City officials challenge Mirant power plant pollution as PG&E finally shutters its controversial Hunters Point facility
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As the Pacific Gas and Electric Co. prepared to finally shut down its Hunters Point power plant May 15, environmentalists were gearing up for another task — pressuring the Mirant Corp. to replace its 40-year-old, pollution-spewing cooling system near Potrero Hill. The two plants have been blamed for a wide variety of health problems in the southeast part of San Francisco.
Community groups aren't the only ones decrying the aging facility. Sup. Sophie Maxwell, City Attorney Dennis Herrera, Board of Supervisors president Aaron Peskin, and San Francisco Public Utility Commission general manager Susan Leal all plan to appear at the May 10 Regional Water Quality Control Board meeting to call on Mirant to update the cooling system of its Potrero Unit 3 with more modern technology.
Critics claim the current unit absorbs nearby polluted sediment through its cooling system and discharges it into Bay waters.
The water board will be considering whether to green-light a discharge permit drafted by its staff. But the RWQCB staff proposal, according to Hererra spokesperson Matt Dorsey, is really an extension of a permit Mirant was granted all the way back in 1994. The permit was extended by the water board in 1999 and again in 2004, meaning that the permit has fallen "out of compliance with current environmental standards," Dorsey said.
SF-based Communities for a Better Environment says the permit does not take into account new technologies that would eliminate the need to suck up Bay water for cooling purposes. If Mirant does not switch to the alternative "upland cooling," CBE says, the plant should be closed.
"We're hoping for there to be as big a turnout as we can get," CBE's Greg Karras said in a phone interview. "This is the most important issue for the community's goals on the existing Potrero plant. This plant's ancient cooling technology is known to kill hundreds of millions of larval fish every year and poison the fish people rely on for food."
The Board of Supervisors passed a resolution April 25 asking the water board to reject the current draft discharge permit and adopt an alternative "community permit" that includes the requirement of a new cooling system.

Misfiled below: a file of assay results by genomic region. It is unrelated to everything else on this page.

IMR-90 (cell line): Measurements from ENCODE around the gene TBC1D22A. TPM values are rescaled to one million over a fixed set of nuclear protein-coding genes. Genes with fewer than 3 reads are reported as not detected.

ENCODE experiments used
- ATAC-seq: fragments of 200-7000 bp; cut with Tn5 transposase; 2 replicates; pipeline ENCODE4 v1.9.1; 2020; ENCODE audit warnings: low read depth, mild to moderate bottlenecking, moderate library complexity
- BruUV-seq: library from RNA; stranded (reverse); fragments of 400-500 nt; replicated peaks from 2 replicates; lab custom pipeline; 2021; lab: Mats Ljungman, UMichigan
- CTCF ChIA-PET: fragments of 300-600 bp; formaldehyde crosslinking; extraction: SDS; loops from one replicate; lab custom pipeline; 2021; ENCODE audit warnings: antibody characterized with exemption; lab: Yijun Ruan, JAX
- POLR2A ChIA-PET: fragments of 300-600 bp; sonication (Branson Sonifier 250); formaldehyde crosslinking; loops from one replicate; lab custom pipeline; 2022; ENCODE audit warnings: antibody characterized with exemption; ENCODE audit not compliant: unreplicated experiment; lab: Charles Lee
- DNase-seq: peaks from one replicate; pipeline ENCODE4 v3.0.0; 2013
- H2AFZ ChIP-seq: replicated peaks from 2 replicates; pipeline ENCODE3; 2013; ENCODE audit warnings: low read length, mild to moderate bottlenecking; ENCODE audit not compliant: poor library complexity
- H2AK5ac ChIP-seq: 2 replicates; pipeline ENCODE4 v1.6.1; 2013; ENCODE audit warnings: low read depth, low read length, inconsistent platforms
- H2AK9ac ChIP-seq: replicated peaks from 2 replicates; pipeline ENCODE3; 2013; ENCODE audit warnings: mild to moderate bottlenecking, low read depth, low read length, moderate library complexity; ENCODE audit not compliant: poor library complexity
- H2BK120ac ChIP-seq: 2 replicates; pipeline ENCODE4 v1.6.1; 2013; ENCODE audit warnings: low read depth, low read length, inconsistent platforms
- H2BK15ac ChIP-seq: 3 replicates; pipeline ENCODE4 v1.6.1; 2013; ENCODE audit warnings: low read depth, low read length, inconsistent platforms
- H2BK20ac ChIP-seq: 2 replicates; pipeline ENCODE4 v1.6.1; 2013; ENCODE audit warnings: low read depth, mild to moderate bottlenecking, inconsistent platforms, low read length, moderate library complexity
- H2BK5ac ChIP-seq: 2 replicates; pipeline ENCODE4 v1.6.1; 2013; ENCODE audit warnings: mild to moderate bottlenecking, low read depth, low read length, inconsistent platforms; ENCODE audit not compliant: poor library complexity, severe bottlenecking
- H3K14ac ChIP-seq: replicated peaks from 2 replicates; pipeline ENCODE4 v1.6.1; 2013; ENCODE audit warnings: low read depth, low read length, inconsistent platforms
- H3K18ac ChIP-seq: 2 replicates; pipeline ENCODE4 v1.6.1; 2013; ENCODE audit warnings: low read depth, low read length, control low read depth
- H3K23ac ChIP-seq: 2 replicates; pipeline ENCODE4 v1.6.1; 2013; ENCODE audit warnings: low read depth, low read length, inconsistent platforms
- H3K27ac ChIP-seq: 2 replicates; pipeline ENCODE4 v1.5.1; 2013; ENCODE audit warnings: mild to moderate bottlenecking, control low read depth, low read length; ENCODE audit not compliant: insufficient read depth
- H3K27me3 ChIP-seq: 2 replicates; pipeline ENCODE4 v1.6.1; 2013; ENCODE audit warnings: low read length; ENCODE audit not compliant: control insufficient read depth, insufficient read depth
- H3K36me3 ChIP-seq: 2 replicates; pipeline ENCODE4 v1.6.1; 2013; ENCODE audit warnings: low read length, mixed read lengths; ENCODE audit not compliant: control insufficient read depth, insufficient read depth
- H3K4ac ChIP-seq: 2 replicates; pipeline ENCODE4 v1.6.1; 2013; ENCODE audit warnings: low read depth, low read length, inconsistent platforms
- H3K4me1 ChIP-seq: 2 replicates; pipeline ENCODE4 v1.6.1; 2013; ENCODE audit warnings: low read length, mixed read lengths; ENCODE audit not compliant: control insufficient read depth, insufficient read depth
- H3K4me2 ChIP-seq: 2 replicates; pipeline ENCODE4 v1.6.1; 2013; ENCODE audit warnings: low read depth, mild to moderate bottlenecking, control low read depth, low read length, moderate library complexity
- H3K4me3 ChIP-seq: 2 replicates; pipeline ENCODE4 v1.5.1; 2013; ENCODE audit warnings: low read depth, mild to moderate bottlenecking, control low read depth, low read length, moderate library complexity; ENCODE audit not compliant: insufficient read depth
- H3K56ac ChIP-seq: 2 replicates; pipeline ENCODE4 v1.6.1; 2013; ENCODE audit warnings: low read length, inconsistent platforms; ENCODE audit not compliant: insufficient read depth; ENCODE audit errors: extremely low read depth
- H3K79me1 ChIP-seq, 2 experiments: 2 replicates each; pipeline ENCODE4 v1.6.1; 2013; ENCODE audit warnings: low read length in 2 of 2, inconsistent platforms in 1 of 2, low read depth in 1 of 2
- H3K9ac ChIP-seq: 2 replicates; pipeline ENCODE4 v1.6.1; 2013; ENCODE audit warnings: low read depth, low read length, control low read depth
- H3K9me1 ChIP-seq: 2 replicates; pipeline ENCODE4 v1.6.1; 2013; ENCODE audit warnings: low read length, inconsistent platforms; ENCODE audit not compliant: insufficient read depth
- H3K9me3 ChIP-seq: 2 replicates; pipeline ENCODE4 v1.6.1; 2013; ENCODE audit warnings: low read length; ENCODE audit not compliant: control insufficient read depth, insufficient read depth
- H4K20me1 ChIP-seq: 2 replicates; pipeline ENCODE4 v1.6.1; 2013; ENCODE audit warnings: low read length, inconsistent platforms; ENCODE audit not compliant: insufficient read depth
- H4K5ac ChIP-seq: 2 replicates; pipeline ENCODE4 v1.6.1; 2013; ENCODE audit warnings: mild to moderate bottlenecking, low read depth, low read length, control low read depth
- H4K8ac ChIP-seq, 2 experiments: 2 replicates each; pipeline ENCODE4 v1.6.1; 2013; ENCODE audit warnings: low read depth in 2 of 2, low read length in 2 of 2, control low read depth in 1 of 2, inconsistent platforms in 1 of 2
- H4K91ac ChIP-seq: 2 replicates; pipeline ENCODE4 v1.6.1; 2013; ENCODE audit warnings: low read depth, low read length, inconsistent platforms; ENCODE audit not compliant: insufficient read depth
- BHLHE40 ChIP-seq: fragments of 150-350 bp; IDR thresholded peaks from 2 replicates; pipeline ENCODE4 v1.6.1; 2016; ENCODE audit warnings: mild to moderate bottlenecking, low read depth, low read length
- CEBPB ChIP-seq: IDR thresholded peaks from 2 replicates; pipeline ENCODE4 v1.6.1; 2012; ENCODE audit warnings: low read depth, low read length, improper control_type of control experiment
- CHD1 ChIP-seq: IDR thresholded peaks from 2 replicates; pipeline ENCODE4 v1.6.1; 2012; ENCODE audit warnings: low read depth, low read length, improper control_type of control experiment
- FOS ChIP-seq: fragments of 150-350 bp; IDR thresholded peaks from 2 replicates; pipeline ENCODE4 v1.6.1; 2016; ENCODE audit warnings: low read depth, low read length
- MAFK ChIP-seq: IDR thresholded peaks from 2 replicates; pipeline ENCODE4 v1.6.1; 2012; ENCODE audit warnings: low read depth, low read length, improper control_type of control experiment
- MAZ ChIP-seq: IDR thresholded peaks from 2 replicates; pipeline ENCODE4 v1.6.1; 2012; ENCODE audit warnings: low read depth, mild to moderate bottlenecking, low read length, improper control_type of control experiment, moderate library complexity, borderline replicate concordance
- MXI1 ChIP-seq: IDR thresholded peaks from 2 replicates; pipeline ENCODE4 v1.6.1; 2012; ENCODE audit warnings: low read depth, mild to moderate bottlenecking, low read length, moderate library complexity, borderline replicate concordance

Lila Tang, chief of the wastewater division of the EPA's National Pollutant Discharge Elimination System, said the water board needs more time to "fully assess and analyze alternatives for compliance" before addressing new pollution rules that were passed in 2004. But she insisted that the current draft permit includes updated toxicity monitoring requirements and imposes discharge limits on copper and mercury concentrations where such requirements haven't previously existed.
The water board meeting is scheduled for Wednesday, May 10 at 9:00 a.m. at 1515 Clay St. in Oakland (near the 12th Street Oakland City Center BART station). The deadline for submitting written remarks has passed, but interested parties can still show up at the meeting to make a public comment. Call the water board at (510) 622-2300 for more information.
The Mirant plant has become the new target for environmentalists now that the Hunters Point plant is finally closing. PG&E announced in late April that the long-awaited closure of the plant would finally be completed by May 15. Energy production was transferred to another transmission line April 29. Construction of the new transmission line began in January 2005, but Bayview–Hunters Point residents have waited for nearly a decade to see the old plant closed as concerns over widespread asthma symptoms in the area grew.
Longtime Hunters Point power plant closure advocates Greenaction and the Huntersview Mothers Committee will throw a community celebration of the plant closure May 12 in the Huntersview public housing project, 227 West Point Rd., near Evans, in San Francisco. All are welcome. SFBG